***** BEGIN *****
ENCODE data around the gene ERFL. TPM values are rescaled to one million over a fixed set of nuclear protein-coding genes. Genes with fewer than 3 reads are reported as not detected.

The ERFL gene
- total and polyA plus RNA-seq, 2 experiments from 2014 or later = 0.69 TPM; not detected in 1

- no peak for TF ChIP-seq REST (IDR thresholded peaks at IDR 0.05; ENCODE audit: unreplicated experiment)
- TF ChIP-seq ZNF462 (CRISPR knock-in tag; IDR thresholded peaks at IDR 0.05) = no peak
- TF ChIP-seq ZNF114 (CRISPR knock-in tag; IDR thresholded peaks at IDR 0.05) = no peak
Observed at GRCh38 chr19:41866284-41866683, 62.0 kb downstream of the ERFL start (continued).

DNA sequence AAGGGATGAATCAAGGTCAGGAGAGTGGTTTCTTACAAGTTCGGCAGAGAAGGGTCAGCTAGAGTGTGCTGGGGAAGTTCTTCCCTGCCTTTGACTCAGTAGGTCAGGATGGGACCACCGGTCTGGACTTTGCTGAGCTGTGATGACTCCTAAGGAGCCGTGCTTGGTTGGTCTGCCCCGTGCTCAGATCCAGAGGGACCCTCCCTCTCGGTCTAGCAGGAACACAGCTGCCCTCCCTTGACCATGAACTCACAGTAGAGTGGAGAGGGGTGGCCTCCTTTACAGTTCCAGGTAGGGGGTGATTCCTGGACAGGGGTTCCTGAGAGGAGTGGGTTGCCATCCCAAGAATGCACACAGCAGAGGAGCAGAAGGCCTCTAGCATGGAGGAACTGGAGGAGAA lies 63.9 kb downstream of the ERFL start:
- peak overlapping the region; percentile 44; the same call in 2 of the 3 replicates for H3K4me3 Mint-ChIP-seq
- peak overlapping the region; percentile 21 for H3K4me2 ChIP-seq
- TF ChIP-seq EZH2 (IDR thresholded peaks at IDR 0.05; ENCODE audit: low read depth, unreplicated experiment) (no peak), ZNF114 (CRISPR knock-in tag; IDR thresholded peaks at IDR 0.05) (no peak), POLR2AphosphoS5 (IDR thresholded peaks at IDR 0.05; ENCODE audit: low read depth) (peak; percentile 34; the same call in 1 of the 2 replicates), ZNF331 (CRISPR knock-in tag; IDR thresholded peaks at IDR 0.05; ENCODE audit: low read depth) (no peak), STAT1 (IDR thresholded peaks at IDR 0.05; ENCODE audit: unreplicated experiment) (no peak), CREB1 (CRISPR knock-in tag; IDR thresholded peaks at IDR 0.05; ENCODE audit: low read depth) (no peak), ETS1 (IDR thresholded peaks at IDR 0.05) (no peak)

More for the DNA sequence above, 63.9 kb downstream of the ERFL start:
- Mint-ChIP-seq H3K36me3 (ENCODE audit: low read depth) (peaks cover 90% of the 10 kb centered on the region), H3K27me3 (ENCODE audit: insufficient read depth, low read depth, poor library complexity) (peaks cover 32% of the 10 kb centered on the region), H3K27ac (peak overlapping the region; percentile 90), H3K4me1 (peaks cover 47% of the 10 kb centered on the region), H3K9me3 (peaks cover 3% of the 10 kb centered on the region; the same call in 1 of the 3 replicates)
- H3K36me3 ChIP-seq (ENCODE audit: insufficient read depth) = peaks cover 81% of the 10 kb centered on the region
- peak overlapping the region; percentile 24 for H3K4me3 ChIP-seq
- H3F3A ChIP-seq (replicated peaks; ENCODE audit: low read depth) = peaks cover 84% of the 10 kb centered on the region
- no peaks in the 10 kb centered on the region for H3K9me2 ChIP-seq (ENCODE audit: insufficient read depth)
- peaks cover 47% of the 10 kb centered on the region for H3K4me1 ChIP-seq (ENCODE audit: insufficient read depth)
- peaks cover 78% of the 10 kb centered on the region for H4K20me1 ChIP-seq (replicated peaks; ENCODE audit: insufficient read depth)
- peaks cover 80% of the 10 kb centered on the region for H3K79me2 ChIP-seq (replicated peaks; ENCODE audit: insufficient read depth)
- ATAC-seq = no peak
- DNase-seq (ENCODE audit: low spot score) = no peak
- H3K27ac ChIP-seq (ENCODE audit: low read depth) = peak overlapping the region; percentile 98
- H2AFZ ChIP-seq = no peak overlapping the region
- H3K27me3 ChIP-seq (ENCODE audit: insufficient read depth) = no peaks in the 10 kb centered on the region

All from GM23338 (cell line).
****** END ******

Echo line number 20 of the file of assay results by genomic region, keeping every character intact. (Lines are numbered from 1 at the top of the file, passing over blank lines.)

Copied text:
- peaks cover 80% of the 10 kb centered on the region for H3K79me2 ChIP-seq (replicated peaks; ENCODE audit: insufficient read depth)